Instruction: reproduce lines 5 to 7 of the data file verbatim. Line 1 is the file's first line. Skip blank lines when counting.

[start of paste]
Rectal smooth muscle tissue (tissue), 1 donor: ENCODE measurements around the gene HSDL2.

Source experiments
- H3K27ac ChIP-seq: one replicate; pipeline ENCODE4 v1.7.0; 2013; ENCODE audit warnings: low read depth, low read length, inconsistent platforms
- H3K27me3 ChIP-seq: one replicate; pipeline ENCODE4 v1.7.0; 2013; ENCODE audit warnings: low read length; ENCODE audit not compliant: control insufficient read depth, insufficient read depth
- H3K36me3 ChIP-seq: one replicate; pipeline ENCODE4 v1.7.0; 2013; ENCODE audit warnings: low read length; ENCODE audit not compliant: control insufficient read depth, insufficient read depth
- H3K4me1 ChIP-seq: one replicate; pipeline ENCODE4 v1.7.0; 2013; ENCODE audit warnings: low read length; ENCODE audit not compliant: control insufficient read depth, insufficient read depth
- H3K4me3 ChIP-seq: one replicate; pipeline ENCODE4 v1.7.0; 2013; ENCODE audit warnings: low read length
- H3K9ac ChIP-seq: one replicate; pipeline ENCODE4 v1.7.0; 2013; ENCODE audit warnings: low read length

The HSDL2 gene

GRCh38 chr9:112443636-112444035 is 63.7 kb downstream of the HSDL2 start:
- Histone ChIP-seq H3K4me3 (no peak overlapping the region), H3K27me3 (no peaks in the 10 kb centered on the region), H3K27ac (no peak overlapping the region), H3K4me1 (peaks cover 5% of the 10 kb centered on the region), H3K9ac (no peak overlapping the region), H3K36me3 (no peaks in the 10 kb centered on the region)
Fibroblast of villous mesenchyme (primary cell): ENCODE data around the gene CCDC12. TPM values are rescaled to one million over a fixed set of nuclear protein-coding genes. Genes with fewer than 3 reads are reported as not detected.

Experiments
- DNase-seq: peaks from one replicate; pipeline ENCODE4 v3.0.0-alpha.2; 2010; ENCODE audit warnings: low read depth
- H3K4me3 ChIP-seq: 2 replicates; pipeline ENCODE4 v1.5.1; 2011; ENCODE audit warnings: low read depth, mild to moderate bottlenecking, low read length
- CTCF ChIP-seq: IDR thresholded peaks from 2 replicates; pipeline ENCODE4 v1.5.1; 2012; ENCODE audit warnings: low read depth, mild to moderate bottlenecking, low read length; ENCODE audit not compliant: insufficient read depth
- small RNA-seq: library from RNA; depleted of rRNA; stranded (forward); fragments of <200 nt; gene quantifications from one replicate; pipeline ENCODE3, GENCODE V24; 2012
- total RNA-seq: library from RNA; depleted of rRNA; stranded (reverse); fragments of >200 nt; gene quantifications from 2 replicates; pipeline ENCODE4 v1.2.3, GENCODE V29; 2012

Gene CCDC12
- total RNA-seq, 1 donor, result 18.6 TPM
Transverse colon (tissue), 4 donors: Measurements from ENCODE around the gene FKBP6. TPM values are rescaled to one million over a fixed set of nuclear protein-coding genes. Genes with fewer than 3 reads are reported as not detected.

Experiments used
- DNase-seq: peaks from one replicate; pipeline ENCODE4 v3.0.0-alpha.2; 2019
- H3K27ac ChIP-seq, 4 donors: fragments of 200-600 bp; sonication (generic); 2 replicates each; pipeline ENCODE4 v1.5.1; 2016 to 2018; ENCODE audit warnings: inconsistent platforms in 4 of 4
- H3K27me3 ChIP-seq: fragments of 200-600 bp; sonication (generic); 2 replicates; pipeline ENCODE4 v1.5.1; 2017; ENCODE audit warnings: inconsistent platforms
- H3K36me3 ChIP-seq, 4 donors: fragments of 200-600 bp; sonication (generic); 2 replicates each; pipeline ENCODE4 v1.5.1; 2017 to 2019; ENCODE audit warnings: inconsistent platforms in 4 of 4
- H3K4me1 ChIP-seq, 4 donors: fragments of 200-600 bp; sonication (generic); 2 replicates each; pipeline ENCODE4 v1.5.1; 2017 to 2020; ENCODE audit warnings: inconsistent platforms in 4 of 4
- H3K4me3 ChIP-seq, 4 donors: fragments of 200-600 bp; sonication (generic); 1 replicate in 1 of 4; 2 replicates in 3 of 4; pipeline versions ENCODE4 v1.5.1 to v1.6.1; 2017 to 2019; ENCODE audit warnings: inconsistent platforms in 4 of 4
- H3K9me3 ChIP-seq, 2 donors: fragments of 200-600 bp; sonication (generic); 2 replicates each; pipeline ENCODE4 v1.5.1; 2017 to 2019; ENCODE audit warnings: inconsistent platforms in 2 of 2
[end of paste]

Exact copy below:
- H3K36me3 ChIP-seq: one replicate; pipeline ENCODE4 v1.7.0; 2013; ENCODE audit warnings: low read length; ENCODE audit not compliant: control insufficient read depth, insufficient read depth
- H3K4me1 ChIP-seq: one replicate; pipeline ENCODE4 v1.7.0; 2013; ENCODE audit warnings: low read length; ENCODE audit not compliant: control insufficient read depth, insufficient read depth
- H3K4me3 ChIP-seq: one replicate; pipeline ENCODE4 v1.7.0; 2013; ENCODE audit warnings: low read length